• Typical pit latrines contaminate drinking water (high water table/shallow ground water level in region). Dry latrines contain fecal material in concrete chambers.
  • Produces rich fertilizer (solid and liquid) for crops
  • Conserves water (many local communities lack access to water)
  • Provides an above ground “hut” for privacy and safety (free of dogs, snakes, and vermin. Women, children, and men are exposed to these dangers with pit latrines and open defecation).


Typical pit latrine during rainy season


Dry composting latrine

Community Training

Etta Projects program coordinators organize community workshops to raise public awareness about the consequences of poor sanitation as well as to organize and motivate villagers to change their current sanitation situation. Community meetings include sanitation mapping exercises, and the discussion of sanitation and health topics: water related illnesses, the dangers of excrement, options to improve sanitation, and benefits of the ecological latrine model.

Villagers elect sanitation promoters to serve their community. EP trains sanitation promoters to support the participating families to correctly use and maintain their ecological latrines as well as promote additional healthy hygiene habits. Having promoters work directly with families enhances project sustainability through local knowledge. The promoters, who live in the community, are known, present, and consistently involved with dry latrine monitoring.

The sanitation promoters make home visits to evaluate the dry latrines on the following factors:

  • Does the latrine have a door/curtain (family’s responsibility)
  • Is the toilet seat covered with lid
  • Are there dry materials available inside the latrine
  • Is the latrine free of odor and/or insects
  • Is the latrine clean inside and out
  • Is there a stick for stirring the fecal material in the chamber, and is it being used once a week
  • Is there a hand washing station within 15 paces of the latrine
  • Are family members washing their hands after every use


Sanitation promoters teach composting in the school

Each indicator is measured by a point system.  A total of 22-24 points indicates optimal usage, 18-21 points is acceptable usage and any score below 17 needs improvement.

EP organizes workshops for school children in the community. Topics include:

  • Disease prevention
  • Proper Hand Washing Practices
  • Water conservation
  • Use & Maintenance of Ecological Latrines
  • Trash separation and composting

Construction Process: Families involved in each stage, including:

  • Selecting the Location of Latrine

    Elena learns how to cement her chamber door. After learning how to mix cement she made 3 grey water filters in her house.

    Elena learns how to cement her chamber door. After learning how to mix cement she made 3 grey water filters in her house.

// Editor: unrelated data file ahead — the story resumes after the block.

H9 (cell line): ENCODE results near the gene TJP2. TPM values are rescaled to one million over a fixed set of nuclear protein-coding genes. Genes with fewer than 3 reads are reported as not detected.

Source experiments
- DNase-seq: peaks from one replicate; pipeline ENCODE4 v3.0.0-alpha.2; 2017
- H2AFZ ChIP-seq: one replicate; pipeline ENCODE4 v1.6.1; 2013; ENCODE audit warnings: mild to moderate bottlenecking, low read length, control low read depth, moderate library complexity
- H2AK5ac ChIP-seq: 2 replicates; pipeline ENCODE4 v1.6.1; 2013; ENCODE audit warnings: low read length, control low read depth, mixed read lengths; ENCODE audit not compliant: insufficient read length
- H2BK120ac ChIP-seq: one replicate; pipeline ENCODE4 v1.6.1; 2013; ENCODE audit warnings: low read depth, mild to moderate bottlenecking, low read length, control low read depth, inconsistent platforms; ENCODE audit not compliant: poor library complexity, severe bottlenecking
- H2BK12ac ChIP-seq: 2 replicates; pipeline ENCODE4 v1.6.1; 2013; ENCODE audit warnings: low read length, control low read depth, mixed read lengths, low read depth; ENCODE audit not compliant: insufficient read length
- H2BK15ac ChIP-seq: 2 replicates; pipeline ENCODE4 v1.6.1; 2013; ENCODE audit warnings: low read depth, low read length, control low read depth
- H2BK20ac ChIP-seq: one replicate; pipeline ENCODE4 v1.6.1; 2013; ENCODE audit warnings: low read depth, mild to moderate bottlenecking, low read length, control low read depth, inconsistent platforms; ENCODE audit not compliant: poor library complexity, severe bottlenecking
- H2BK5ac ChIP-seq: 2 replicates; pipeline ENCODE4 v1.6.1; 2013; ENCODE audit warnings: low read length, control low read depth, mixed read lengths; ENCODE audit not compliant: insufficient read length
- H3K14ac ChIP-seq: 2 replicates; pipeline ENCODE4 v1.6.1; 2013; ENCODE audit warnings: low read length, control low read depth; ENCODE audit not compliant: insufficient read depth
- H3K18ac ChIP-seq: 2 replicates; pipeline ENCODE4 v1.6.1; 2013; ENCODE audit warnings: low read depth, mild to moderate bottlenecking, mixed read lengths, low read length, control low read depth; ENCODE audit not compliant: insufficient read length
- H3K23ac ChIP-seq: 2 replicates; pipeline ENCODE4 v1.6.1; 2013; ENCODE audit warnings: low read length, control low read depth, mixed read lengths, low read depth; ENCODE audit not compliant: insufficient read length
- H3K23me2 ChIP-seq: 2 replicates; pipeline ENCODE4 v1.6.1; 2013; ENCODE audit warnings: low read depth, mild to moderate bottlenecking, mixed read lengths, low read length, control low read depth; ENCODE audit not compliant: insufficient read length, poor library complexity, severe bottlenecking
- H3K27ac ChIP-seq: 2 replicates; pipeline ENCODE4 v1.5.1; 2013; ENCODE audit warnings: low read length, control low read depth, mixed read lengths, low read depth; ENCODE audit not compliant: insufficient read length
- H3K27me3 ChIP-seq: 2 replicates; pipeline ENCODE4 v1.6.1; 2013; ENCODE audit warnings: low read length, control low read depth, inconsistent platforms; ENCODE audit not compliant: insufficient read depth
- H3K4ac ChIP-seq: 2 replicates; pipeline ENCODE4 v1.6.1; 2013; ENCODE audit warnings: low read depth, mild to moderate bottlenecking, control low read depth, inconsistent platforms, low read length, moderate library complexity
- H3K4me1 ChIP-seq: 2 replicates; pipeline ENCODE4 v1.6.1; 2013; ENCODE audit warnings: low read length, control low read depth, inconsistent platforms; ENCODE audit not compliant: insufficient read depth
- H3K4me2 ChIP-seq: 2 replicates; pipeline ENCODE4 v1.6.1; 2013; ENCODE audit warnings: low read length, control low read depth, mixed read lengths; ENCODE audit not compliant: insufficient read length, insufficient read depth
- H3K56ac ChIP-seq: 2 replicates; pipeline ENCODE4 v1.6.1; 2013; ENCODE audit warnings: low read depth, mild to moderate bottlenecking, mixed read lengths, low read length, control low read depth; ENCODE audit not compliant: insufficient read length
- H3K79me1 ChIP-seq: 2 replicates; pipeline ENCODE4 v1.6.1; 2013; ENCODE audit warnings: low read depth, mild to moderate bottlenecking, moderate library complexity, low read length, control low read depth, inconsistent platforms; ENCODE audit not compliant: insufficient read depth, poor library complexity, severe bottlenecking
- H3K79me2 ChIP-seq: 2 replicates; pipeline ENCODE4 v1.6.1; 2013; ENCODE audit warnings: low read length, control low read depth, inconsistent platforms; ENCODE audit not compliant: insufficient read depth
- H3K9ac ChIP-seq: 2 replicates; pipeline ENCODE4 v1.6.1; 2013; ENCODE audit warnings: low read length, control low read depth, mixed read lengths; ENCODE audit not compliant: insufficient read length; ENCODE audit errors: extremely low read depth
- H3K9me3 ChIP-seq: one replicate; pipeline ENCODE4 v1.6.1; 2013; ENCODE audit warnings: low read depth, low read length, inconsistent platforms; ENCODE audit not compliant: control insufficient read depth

• Forming & Pouring Slab for Lower Foundation
  • Forming and Pouring Slab for Upper Foundation
  • Construction of Chambers
  • Building the Sub-Floor
  • Building Walls & Roof

Family testimony reflects the impact of the project on their lives.

One five-year old child stated “I am not scared of going to the bathroom anymore“.  A 72-year old woman shared, “Never in my life have I used a bathroom so clean.” Romana from La Patria said, “We use our new bathroom every day. I take out the toilet seat and wash it with bleach to make certain it is clean.”  Mary Sanchez, from La Patria, adds “I am very happy with my latrine.  When it rains, we really see the change this project has brought.  We no longer have to go outside in dirty, wet pit latrines.  I clean the toilet and make certain it has dry material.  I want to maintain it well, so that it will last a long time.”







Rope Pump

Rope Pump

Rope Pump

Worldwide some three million people now use rope pumps, of which 1.4 million reside in Africa where it is probably the fastest growing hand pump model. It is fit for family wells but, if management is organised, it can serve communities of up to 150 people.







Its high pumping capacity makes it popular for productive uses as car washing, life stock and small scale irrigation. For the same depth, the rope pump is three to five times cheaper than (imported) piston pumps. Some rope pump experiences: Nicaragua.

Of the 70,000 rope pumps installed since 1990, 80 % are used for Self-supply at family level. Families with a rope pump earn USD 220/year more than families without a pump. Ghana. Experiences with the first 200 rope pumps have been discouraging. 80 % did not function after one year because of lack of user involvement and errors in production and installation. The “wrong” introduction of the rope pump hampered the acceptance by the government for a long time and it took great efforts from organisations such as WaterAid and Victoria pumps to improve the “image” with better pumps and more user involvement. Ethiopia. After the introduction of the rope pump in 2005, local governments and NGOs distributed free pumps. Some workshops started to copy high quality pumps with low quality production and improper installation, such that sales went down.

In 2013 a training program was started to improve the rope pump quality and in 2014, 10,000 pumps were ordered by a local government. The rope pump is now part of the National policy to scale up water access with Self-supply. Tanzania. After the SHIPO SMART Centre introduced the rope pump in 2005, there now are 20 workshops producing pumps. Of the 10,000 pumps installed, 40 % are purchased by families.